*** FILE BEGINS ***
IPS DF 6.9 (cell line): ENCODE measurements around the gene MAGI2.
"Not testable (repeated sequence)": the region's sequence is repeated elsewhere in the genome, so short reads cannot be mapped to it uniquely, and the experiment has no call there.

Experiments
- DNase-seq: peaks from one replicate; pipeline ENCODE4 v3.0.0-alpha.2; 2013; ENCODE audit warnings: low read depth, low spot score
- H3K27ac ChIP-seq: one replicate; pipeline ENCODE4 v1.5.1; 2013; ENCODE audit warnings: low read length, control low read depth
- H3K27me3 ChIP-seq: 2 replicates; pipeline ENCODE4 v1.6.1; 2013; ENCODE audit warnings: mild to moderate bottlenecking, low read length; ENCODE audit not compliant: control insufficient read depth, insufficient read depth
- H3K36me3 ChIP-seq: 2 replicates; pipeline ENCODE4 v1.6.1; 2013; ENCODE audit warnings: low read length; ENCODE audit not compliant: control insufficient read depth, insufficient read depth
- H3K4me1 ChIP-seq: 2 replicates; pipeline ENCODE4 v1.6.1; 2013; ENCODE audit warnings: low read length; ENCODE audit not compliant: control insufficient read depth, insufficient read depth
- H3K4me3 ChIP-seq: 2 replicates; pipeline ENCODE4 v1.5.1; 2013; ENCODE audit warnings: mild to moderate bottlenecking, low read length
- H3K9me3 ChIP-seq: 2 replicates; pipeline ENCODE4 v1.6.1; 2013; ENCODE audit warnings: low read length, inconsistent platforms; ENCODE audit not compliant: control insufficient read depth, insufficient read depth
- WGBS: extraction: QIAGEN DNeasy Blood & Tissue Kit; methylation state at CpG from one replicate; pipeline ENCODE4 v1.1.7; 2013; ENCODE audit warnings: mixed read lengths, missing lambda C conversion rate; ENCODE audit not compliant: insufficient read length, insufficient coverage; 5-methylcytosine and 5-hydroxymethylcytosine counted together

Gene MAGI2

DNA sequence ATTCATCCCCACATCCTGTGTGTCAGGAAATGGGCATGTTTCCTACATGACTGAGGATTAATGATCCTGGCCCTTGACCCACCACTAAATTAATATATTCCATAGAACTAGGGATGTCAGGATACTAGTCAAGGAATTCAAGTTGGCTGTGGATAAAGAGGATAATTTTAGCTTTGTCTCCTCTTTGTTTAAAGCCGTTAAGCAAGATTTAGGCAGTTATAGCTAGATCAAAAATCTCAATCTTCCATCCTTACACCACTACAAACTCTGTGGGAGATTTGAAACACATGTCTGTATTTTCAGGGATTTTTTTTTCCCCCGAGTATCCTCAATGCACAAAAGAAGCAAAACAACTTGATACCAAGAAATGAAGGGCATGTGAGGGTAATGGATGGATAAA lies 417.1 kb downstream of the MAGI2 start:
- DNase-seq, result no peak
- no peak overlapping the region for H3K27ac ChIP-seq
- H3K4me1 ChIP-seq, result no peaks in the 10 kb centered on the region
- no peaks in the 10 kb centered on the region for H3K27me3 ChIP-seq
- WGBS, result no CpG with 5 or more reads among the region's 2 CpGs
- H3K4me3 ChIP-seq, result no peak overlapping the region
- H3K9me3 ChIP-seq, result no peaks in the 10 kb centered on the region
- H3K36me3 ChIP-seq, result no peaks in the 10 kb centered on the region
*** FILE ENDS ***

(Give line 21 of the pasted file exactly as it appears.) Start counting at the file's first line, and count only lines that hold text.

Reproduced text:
- H3K36me3 ChIP-seq, result no peaks in the 10 kb centered on the region